Marcus Smart

College: Oklahoma State

Birthday: 03/06/1994

NBA Position: PG

Class: Sophomore

Ht: 6’3.25

Wt: 227.2

WSPN: 6’9.25″

Reach: 8’3″

Hands: Length (9.0) x (8.75) Width

Hometown: Flower Mound, TX

High School: Oak Hill Academy



Ceiling: Baron Davis

Basement: Dion Waiters

NBA Comparison: Tyreke Evans



  • Big, Strong Guard
  • Explosive
  • High Motor
  • Strong Finisher
  • Improved Play-Maker
  • Quality Rebounder
  • Elite Perimeter Defender
  • Combo Guard


  • Inconsistent Shooter
  • Conditioning/Stamina
  • Tweener; PG or SG?



This summer Marcus Smart has looked to be in much better overall basketball shape than throughout his freshman year. He was never “out of shape,” but did appear to carry some extra weight throughout the season.

While playing in the FIBA U20 Championships this summer and then in his dunk-off with Julius Randle, Smart seems to be in elite shape and ready to improve his sophomore year.

As the season progressed last year it seemed that towards the end of games Smart would lose some of that burst and explosiveness that he had through the first 20-30 minutes. Early in games Smart would dominate physically with his strength, speed, and overall athleticism for the point guard position.

Last year Smart played at 220-225 lbs. and could be more explosive and equally as bruising at 210-215 with better stamina.

Before deciding to return to college for his sophomore year Smart was considered a Top 3 pick in the 2013 NBA Draft and one of the better big point guards to come into the league in years. He plays with a bruising style that allows Smart to be a very diverse offensive threat on the block, in transition, and with the ball in his hands as a play-maker.

In the FIBA tournament as well as in college Smart consistently found himself in foul trouble either from over aggressively trying to make plays on both ends of the floor. He can get a head of steam barreling through defenders with the ball in his hands and play defense too much with his hands.

In the pick-and-roll and post-ups Smart ranked in the Top 30% according to Synergy Sports scoring 154 points on 40.6% shooting and 0.83 points per possession.

He was not dominant in either category, but is a unique bread in offensive player with his build (6-4 225 lbs) and the ability to be the primary play-maker every night. With his first step and burst Smart is able to get his defender on his hip and move them to the rim with him. He is not the quickest player at his position or possesses the most speed with the ball in his hands, but has a next gear that he utilizes to get to the second layer of the defense.

Smart is not a consistent shooter at this stage in his development. He is a 30.3% spot-up shooter, 22% coming off of screens, and in isolation shoots 30.8% from the field.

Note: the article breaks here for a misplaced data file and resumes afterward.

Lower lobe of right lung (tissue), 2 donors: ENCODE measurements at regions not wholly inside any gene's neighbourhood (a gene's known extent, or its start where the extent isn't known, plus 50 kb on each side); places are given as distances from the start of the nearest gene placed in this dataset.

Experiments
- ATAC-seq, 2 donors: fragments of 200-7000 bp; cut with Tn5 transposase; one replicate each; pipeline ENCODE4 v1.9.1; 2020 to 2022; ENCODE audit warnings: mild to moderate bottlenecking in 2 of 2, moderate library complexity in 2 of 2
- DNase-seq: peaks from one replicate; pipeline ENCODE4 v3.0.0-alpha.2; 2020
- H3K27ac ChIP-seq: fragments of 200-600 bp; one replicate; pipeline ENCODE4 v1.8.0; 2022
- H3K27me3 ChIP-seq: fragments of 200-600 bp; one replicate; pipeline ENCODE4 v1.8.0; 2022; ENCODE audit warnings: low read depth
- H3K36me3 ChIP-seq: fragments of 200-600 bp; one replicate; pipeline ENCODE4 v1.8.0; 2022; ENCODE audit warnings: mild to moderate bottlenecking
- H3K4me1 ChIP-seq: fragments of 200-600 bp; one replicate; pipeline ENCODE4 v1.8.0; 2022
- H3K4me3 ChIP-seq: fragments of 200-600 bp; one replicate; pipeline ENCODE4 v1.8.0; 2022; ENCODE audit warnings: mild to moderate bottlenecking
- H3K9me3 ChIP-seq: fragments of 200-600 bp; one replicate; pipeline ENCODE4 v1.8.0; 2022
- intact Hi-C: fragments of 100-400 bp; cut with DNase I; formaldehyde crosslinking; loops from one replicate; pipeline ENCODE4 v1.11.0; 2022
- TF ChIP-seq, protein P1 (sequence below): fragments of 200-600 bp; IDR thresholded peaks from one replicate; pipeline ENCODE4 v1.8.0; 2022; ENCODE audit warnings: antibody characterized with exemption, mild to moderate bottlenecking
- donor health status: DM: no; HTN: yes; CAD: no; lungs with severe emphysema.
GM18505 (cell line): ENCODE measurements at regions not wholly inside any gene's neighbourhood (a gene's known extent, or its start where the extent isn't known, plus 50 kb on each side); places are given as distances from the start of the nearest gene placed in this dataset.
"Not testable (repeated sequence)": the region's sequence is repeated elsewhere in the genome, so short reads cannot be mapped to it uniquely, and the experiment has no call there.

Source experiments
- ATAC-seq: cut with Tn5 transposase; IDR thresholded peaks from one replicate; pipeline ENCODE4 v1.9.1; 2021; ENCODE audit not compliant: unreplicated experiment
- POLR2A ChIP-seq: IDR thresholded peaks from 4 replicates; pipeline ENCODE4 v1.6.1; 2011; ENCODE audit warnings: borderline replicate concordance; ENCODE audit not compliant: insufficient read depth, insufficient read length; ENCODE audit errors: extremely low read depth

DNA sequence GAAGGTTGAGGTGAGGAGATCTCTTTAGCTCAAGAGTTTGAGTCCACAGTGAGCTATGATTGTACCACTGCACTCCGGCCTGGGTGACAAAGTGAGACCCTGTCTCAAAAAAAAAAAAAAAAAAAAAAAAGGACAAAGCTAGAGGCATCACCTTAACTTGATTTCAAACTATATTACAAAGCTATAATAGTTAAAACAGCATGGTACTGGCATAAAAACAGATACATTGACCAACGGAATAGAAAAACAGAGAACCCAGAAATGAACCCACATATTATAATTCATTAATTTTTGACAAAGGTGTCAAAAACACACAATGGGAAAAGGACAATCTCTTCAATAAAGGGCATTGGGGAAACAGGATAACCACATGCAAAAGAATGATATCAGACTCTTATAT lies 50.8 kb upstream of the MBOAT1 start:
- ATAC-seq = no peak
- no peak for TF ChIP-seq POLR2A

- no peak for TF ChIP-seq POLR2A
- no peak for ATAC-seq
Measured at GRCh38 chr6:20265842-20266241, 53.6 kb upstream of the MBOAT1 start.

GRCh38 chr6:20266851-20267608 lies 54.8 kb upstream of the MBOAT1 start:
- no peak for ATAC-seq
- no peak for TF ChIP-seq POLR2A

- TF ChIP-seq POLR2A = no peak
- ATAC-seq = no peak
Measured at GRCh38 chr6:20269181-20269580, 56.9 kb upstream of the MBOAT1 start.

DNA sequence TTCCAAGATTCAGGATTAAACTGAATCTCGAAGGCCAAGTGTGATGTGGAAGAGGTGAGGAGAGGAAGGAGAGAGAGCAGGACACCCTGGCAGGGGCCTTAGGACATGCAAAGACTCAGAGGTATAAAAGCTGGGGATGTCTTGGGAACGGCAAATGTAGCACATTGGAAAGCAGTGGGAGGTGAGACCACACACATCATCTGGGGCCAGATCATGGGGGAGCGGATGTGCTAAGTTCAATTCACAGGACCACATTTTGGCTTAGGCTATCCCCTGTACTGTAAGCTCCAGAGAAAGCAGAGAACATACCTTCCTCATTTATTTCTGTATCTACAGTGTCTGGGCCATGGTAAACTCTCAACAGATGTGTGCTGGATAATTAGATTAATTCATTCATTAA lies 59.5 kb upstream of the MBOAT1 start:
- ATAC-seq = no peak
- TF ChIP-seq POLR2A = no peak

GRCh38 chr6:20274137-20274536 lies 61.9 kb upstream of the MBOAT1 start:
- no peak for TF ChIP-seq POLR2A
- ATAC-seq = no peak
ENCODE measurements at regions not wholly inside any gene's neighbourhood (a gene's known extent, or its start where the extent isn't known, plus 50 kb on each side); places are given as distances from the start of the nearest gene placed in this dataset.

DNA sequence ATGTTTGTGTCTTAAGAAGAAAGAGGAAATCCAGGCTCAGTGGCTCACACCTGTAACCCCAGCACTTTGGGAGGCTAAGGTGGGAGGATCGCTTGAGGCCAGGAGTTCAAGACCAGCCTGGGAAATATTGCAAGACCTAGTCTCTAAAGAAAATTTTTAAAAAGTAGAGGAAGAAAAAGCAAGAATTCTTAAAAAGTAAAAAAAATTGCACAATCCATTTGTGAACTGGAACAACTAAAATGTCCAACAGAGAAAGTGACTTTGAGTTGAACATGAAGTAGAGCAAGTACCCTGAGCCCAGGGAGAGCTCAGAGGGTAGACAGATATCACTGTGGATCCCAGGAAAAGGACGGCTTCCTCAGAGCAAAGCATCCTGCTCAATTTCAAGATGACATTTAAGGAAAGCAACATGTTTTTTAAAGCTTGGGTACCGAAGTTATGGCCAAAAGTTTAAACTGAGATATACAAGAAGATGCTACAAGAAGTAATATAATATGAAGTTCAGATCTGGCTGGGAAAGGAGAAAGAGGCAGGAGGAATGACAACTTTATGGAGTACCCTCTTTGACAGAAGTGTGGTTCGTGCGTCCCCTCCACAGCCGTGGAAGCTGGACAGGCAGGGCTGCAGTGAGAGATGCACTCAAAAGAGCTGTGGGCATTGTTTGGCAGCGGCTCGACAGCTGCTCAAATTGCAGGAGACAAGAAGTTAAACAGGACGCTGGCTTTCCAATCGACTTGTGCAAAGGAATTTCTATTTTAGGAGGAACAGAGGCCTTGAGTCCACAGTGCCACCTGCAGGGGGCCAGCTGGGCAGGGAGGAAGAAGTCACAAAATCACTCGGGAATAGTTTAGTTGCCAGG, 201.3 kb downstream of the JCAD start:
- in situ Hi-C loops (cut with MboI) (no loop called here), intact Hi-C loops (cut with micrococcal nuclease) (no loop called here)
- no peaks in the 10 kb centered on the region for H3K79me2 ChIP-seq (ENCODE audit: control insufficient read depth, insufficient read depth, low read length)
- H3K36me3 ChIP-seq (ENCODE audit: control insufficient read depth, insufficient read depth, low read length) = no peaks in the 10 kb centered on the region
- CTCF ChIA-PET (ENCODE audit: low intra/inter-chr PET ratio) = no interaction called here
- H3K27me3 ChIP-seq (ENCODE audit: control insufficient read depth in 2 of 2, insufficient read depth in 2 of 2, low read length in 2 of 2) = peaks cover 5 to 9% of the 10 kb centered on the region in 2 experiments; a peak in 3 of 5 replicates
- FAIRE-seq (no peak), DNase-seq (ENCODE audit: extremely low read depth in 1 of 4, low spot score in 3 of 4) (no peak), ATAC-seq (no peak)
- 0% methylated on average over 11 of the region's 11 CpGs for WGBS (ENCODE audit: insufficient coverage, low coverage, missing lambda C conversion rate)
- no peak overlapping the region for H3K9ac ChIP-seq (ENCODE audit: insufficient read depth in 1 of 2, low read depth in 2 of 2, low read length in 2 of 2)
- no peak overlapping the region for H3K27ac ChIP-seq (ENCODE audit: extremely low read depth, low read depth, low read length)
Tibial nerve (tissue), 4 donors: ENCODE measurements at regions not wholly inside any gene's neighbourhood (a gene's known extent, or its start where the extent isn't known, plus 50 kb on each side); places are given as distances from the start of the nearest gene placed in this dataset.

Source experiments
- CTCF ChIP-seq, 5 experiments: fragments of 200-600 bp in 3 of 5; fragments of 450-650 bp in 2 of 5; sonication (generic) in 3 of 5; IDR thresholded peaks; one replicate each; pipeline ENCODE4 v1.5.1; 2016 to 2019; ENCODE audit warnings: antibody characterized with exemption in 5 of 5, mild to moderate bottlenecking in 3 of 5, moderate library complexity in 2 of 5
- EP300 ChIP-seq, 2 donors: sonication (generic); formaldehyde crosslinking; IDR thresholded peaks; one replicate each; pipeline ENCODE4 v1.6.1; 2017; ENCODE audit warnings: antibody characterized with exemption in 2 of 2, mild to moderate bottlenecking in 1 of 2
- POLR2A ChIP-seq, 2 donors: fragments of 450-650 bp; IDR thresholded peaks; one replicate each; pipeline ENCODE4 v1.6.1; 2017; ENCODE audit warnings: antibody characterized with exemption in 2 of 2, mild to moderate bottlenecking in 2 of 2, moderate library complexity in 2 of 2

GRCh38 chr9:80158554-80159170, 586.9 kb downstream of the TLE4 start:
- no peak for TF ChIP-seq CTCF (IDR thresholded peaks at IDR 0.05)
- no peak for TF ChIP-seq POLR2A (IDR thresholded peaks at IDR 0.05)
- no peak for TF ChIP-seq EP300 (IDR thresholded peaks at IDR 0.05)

Shooting is an aspect of Smart’s game that he will need to continue to develop to become a more effective offensive player. His form and shooting stroke is not “broken” and looks to have good overall mechanics. He shoots the ball at a high point in the release and gets the ball out at a relatively high point. With repetition and coaching he can become a more consistent shooter from three-point range.

Smart is already a quality mid-range shooter in motion when attacking the rim with the ball. He can shoot the ball in the 12-15 foot range well and is able to absorb contact to finish through getting to the line.

As a play-maker Smart is not the best pure passer, but is capable of making plays with his strength and size getting to the second level of the defense. He probes the defense looking to make plays for others and is a very unselfish ball-handler.

Defensively Smart has the most potential at the next level. He is a very instinctual defender that can make his man work on the ball and off the ball creates turnovers in passing lanes.

With his size and strength Smart is able to defend multiple positions. He has great body control and footwork that allows him to move well with his man on or off the ball. On the ball he has quick hands that that he uses to get on his man and force turnovers. Off the ball he tracks the ball well while shadowing his man making plays on the ball and timely double-teams to force turnovers.

Smart has the potential to be a very good, versatile, and impact defender at the next level. He is still developing, but that is the one part of his game that will translate to the NBA level with the most ease.

Overall Smart is a pass-first play-maker at the point guard position that uses his size to get into the paint to make plays for himself and others. With the ball in his hands Smart is capable of making plays and scoring at a high level. So far in his career conditioning, shooting, and foul trouble have been the main weaknesses of Smart, all of which he can or already has shown improvement with. On the defensive end he has the potential to be an elite defender and play-maker. His size allows him to play two positions, although his natural position is point guard, Smart can play either backcourt position with good versatility.